• Change how we do business with Indigenous people including adding more Indigenous people to corporate boards

Pierre Gratton, President and CEO, Mining Association of Canada (MAC)
Pierre said the MAC has adopted UNDRIP and has a number of initiatives that support Indigenous relations.
MAC adopted an Aboriginal community outreach framework and an Aboriginal and Community Outreach Protocol, both of which consist of several performance indicators to confirm that mining companies have processes and protocols in place to engage with Aboriginal communities and organizations.
Mr. Gratton said there are currently 300 active agreements with Aboriginal communities and organizations which must follow the protocol and framework. Mining is also the top industry employer of Aboriginal people in Canada.
For MAC, reconciliation in action includes:
• Protocols—outreach protocols and framework
• Procurement—partnering with Aboriginal businesses and seeking products and services from Aboriginal businesses
• Education—increasing Aboriginal awareness among MAC staff and stakeholders
• Training—providing and supporting Aboriginal training and skills development in mining, including development of a mining readiness program called Mining Essentials: A Work Readiness Program for Aboriginal Peoples. MAC is currently working with the Mining Industry HR Council (MiHR) to develop a standardized list of tools to promote a more inclusive mining workplace

Gabrielle Fayant, Project Manager., ReachUp North, Digital Opportunity Trust
Ms. Fayant acted as discussant and commented on Senator Sinclair’s lecture as well as the panelists’ presentations. She said she is encouraged by discussions such as this one but that there is still much work to do. She said while some people use the word reconciliation, she gave the example of a reconciliation event she attended in which there was no recognition of Elders and there can be no reconciliation without this acknowledgement. She reminded participants that there are still ‘many things that hurt’ including too many Aboriginal people still in the foster care system and the jails, the fact that Indigenous people are still seen as statistics, and that there is still a lack of understanding of what really constitutes success.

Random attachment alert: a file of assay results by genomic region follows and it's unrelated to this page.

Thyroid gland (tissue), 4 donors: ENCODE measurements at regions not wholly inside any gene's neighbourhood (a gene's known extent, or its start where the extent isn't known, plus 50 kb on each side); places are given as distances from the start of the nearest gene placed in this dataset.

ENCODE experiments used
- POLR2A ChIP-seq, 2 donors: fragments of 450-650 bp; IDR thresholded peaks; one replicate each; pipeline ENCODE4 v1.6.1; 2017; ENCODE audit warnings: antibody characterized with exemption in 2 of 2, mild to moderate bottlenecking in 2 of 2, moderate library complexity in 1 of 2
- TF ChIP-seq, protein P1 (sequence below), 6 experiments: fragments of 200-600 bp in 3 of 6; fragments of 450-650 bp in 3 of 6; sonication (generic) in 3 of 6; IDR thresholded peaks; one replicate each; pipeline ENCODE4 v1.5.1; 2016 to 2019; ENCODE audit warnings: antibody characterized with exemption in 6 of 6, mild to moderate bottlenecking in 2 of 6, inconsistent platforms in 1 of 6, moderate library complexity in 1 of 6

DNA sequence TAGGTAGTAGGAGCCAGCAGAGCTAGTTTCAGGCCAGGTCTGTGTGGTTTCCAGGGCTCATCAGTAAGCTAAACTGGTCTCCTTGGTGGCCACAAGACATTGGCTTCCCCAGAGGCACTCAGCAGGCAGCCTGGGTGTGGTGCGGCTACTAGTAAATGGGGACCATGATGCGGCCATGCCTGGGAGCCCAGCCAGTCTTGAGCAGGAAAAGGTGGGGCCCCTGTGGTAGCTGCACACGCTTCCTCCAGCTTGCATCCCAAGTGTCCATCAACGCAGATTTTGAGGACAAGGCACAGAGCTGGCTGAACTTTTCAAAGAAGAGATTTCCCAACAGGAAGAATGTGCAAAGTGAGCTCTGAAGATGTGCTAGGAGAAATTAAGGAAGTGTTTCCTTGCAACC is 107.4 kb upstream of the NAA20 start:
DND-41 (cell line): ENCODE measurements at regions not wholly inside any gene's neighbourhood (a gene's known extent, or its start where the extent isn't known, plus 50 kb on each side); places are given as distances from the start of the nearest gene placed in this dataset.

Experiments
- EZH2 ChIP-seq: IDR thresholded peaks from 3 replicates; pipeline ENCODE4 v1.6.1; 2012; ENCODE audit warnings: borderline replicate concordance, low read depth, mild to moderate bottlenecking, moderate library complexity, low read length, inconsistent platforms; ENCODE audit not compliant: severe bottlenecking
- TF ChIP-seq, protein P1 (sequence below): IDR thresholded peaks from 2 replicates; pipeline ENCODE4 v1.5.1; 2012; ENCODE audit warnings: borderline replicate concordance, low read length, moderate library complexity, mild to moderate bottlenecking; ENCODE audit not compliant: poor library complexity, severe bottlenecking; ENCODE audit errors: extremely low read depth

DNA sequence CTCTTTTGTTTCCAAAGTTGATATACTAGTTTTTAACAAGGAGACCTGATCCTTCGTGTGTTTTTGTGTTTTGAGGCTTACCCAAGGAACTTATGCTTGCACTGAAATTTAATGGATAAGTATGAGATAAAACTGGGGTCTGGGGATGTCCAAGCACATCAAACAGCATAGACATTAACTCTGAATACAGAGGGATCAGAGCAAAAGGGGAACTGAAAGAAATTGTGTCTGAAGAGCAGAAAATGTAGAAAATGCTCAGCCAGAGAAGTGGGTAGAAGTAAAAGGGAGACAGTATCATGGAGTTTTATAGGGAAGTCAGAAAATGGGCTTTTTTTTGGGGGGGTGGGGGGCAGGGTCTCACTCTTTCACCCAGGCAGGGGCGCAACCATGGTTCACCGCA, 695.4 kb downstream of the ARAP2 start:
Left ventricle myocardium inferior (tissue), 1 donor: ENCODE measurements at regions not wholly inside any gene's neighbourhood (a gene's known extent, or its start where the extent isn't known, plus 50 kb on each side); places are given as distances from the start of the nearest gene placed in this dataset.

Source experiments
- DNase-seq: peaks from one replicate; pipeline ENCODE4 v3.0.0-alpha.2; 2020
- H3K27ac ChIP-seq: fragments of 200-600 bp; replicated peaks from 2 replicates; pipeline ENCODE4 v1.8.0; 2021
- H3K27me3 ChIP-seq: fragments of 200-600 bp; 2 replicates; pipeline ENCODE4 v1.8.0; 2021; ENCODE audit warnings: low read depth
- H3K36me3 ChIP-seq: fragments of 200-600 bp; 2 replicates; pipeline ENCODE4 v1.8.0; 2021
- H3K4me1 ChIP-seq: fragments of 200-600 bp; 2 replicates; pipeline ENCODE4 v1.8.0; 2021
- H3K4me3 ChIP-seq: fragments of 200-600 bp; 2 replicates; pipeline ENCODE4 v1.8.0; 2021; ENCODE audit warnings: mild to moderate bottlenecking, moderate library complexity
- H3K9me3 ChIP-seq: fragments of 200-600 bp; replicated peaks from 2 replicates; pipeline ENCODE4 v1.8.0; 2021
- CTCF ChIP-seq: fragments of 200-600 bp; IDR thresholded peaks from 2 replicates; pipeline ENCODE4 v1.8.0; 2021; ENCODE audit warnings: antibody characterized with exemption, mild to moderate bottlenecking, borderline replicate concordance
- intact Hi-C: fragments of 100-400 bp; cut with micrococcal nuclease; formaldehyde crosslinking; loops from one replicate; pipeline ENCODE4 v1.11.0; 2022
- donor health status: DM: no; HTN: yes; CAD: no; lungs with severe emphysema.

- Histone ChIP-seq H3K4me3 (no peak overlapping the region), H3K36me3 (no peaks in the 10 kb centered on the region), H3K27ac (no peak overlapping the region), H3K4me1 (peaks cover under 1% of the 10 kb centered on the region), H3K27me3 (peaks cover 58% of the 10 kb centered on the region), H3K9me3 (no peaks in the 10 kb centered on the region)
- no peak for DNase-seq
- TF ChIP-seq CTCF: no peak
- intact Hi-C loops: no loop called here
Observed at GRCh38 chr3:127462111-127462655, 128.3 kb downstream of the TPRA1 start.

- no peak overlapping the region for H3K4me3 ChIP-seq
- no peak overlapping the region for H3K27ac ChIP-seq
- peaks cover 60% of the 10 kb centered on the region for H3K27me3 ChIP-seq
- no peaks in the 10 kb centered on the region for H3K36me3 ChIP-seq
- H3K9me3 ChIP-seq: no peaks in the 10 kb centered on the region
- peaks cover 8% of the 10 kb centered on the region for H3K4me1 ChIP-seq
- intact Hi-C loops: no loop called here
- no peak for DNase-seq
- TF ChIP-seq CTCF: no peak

Ms. Fayant said people have to “live reconciliation and not just make policies of what you think is best. You have to let go of control.”

She ended her presentation by saying that while she still sees ‘things that hurt’, she also sees beautiful things, such as the willingness to listen to stories from young Indigenous people such as herself and the willingness to understand our Indigenous history through projects such as KAIROS’ blanket exercise and the important work of the TRC. She said, as a Métis person, she is proud of her heritage and not afraid to talk about who she is. She says her ancestors visit her in her dreams and teach her about her role and the importance of her history and story.
“I’m here because my ancestors went into hiding to make sure the next generation survived,” she said.

Closing Remarks
Senator Sinclair provided some additional context and answered several questions with the following observations and comments:
• There are different types of documents from the United Nations; a Declaration is at the lowest end, meaning there is no legal impetus to adopt or implement it. It will only be truly implemented if governments do what UNDRIP recommends; this is the same for the TRC’s Calls to Action